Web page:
Thousands of elephants inhabit the Zambezi Valley, the key focus region of Akashinga’s expansion since 2017. To date, not a single elephant has been lost to poaching in any of the areas we protect during this time.
This is a track record we endeavour to maintain as we turn the tide on the decimation of wildlife and its natural habitat, which has seen the elephant population across Africa plummet to just 4 per cent of what it was a century ago, according to the World Wildlife Fund.
Elephant populations are threatened by poaching for ivory, habitat loss and human conflict, with poaching in particular continuing to steer the species dangerously closer to extinction.
But, today, as we celebrate World Elephant Day, which is dedicated to the preservation and protection of elephants, signs of hope are emerging across the region we help protect.
The eight reserves being protected by IAPF fall into our operational areas of Hurungwe, which we took over four years ago as well as Binga and NyamiNyami, which we deployed to just over a year ago. The portfolio spanning from west to east is nearly 250 miles (400km) long, and home to one of the world’s largest remaining elephant populations.
All operational areas are reporting more frequent elephant sightings compared to when patrols first began, and in addition, the elephant are less skittish towards human activity.
Within two years of the all-female Akashinga ranger teams starting patrols at Phundundu Wildlife Area, their efforts had helped drive an 80 per cent downturn in elephant poaching in the Mid and Lower Zambezi Valley of Zimbabwe.
Data collected from ranger patrols show that elephants are the most common large mammal species on all three of the patrolled Hurungwe reserves, with Phundundu having the largest population of an estimated 500 elephants.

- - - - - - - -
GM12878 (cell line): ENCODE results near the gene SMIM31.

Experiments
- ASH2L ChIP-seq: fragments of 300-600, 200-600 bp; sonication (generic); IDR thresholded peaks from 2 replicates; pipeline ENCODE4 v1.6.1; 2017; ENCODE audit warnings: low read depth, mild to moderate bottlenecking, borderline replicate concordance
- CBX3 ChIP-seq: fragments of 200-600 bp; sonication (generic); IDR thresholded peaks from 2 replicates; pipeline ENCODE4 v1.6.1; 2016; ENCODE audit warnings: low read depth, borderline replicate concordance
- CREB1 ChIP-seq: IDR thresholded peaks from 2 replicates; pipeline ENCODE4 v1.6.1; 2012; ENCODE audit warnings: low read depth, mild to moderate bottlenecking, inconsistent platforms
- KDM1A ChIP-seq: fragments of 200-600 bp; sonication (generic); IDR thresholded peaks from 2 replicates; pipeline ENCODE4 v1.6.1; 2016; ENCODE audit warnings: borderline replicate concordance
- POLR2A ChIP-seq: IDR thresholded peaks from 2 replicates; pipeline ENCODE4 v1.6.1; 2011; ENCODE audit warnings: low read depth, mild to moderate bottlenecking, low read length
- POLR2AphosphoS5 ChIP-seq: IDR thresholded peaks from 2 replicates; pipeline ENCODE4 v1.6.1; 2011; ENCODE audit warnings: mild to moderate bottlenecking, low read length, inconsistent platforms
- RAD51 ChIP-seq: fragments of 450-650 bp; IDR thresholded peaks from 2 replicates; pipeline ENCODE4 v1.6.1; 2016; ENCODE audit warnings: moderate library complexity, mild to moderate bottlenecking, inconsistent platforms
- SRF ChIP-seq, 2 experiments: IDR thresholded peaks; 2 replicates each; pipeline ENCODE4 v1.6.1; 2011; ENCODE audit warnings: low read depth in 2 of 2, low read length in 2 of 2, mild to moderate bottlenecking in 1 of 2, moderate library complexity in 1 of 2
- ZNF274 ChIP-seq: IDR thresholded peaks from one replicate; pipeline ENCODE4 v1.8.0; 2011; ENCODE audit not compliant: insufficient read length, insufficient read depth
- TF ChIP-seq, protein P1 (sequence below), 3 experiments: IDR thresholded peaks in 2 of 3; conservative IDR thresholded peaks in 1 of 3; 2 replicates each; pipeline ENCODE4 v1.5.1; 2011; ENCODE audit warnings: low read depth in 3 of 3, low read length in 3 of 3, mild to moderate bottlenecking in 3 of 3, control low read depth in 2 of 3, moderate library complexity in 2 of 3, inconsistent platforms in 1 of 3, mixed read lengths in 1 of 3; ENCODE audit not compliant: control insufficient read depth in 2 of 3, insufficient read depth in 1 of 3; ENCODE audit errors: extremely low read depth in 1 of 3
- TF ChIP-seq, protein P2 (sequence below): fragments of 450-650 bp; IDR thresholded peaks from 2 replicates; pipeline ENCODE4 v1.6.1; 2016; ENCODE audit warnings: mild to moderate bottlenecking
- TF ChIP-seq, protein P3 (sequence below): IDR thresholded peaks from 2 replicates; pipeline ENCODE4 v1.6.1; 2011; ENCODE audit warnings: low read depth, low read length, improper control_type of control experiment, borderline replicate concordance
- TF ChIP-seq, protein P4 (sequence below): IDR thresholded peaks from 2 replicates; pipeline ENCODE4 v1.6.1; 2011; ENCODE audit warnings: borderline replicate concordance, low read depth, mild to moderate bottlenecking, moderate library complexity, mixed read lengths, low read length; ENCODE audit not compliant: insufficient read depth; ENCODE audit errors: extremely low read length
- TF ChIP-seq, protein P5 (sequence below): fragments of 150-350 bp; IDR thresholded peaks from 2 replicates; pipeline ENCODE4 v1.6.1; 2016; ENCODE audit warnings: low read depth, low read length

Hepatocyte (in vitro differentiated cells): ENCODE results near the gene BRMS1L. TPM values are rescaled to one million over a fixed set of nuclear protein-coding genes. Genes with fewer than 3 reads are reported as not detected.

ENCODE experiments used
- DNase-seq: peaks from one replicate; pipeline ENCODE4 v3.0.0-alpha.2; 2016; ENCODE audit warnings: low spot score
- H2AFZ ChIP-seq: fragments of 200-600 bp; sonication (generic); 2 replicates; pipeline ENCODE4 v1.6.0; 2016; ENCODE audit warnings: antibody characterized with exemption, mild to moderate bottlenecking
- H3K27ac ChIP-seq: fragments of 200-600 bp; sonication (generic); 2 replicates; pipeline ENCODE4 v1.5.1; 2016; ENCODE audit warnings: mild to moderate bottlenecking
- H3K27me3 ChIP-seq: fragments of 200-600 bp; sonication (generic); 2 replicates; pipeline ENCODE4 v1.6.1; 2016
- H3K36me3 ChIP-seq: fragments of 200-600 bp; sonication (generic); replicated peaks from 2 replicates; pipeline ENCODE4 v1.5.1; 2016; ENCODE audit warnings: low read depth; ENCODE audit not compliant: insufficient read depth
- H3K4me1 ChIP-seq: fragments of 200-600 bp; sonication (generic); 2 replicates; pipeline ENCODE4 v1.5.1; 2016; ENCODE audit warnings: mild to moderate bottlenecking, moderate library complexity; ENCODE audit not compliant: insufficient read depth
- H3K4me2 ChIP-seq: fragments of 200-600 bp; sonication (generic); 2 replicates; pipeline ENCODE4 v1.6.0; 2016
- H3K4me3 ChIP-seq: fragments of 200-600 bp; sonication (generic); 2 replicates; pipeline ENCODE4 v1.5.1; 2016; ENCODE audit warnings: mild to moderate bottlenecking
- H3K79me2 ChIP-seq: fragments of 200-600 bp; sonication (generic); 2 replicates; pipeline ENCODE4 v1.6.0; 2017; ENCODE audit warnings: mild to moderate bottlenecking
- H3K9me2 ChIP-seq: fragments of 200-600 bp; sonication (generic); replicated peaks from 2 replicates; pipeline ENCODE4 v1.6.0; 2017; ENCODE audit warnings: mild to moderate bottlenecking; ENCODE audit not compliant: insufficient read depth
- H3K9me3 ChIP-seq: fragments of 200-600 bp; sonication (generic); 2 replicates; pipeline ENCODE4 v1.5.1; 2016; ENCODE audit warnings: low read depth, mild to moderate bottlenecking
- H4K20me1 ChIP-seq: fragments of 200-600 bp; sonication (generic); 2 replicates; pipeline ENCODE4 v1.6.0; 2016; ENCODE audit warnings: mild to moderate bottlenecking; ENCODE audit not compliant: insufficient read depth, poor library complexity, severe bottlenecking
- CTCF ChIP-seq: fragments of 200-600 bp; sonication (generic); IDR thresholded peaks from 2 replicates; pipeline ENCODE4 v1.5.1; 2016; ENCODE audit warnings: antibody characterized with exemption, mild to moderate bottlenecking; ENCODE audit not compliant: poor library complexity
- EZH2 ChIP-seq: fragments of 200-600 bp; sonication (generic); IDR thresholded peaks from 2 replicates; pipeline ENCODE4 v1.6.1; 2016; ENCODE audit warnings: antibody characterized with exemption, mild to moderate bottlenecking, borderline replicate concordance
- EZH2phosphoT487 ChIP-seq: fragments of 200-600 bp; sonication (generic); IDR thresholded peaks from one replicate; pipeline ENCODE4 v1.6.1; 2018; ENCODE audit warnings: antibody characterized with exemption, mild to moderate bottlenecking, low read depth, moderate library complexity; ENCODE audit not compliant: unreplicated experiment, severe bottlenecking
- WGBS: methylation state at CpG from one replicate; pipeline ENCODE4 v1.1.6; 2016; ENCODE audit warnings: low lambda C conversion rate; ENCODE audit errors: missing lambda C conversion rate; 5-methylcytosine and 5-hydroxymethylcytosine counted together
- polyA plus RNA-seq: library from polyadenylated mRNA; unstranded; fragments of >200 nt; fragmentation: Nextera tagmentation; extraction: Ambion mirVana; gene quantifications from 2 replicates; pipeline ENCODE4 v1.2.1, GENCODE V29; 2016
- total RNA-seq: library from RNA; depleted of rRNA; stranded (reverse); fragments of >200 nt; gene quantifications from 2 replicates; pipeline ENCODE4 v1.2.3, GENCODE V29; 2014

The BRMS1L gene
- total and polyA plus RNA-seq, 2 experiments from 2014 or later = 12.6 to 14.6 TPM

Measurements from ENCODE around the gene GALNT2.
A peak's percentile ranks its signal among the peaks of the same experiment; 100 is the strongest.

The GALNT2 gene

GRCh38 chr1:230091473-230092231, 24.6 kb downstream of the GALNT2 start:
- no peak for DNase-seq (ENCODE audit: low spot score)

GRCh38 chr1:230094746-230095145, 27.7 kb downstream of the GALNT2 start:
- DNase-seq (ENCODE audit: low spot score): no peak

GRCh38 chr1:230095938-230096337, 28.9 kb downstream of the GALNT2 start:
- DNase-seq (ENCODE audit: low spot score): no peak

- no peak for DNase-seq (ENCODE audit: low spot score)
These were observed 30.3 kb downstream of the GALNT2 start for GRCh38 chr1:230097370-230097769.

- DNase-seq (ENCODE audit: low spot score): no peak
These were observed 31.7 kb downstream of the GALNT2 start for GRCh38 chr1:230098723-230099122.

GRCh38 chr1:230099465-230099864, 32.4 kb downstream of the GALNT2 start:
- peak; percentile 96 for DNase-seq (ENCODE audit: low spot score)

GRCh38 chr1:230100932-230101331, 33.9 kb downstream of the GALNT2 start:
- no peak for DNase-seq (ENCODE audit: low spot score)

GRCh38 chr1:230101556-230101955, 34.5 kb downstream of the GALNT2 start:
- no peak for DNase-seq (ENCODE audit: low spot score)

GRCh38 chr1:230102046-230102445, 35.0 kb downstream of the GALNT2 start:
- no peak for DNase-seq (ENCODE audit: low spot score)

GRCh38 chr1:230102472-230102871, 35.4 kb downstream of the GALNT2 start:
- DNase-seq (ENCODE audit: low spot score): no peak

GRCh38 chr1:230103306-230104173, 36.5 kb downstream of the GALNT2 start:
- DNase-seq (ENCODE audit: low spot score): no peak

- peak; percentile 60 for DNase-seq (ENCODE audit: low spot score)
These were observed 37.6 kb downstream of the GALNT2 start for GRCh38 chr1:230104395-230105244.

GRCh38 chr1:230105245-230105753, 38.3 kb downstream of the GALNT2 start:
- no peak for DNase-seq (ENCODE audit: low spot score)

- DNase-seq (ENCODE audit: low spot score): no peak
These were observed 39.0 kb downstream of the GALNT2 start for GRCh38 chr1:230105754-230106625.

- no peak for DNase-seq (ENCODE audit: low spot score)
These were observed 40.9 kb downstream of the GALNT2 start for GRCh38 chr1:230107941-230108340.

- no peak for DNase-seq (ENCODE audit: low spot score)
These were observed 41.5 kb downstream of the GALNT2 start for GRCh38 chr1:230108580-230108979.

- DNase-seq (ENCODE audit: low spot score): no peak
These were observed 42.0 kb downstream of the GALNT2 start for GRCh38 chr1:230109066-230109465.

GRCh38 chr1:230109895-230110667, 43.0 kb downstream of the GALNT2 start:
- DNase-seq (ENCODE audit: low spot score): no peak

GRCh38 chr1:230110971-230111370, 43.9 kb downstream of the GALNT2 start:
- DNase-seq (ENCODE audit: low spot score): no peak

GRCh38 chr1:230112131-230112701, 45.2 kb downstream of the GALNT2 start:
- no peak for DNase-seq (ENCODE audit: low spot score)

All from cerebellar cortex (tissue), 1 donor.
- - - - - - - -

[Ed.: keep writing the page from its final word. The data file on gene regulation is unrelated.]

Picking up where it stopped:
Akashinga ranger Sergeant Nyaradzo Hoto says: “Since we started, the population is continuing to increase and they have become friendly towards us, we are now as one family, because at first they used to run away whenever they saw us.
“In 2017 we just saw a few here and there, but now we see them almost every day. Almost every patrol we are doing now, we might not come across them directly, but we see fresh spoor and dung, signs to show they are around,” Nyaradzo says.
Not long ago, much to the surprise of staff, a herd of elephants spent almost a whole day browsing around a pan 150m away from a camp in Phundundu Wildlife Area, unconcerned about humans being so close by. This behaviour was unheard of previously.
In the dry season from April to November the elephant population in the Phundundu area increases as more arrive, drawn to our pumped waterholes, which provide year-round water and food sources well protected from bush fires through early burning exercises. But during the rainy season when there is water everywhere they scatter again.
Similarly, in the Binga patrolled areas, something unprecedented began happening – they became bold enough to enter the Lake Kariba flood plains in front of the camp in broad daylight.
Operations manager Angus Black says early last year when the IAPF arrived in Binga, which, like Hurungwe, has a history of hunting and severe poaching, the elephants were not comfortable showing themselves in the day.
“There was also initially one big herd of 70 elephants, and when they are in a big group it is a sign they’ve been hassled, but in the last four months they’ve started to split up indicating they are calming down, and feeling more secure, less threatened,” Angus says.
The elephant herds there include lots of young ones, and they are in good condition after an abundant rainy season.
If this can be achieved in the four short years since Akashinga began, we are excited about what the future holds as we expand across the country and continent, not only for elephants, but for all wildlife populations, if we all join forces to collectively support the protection of our natural world.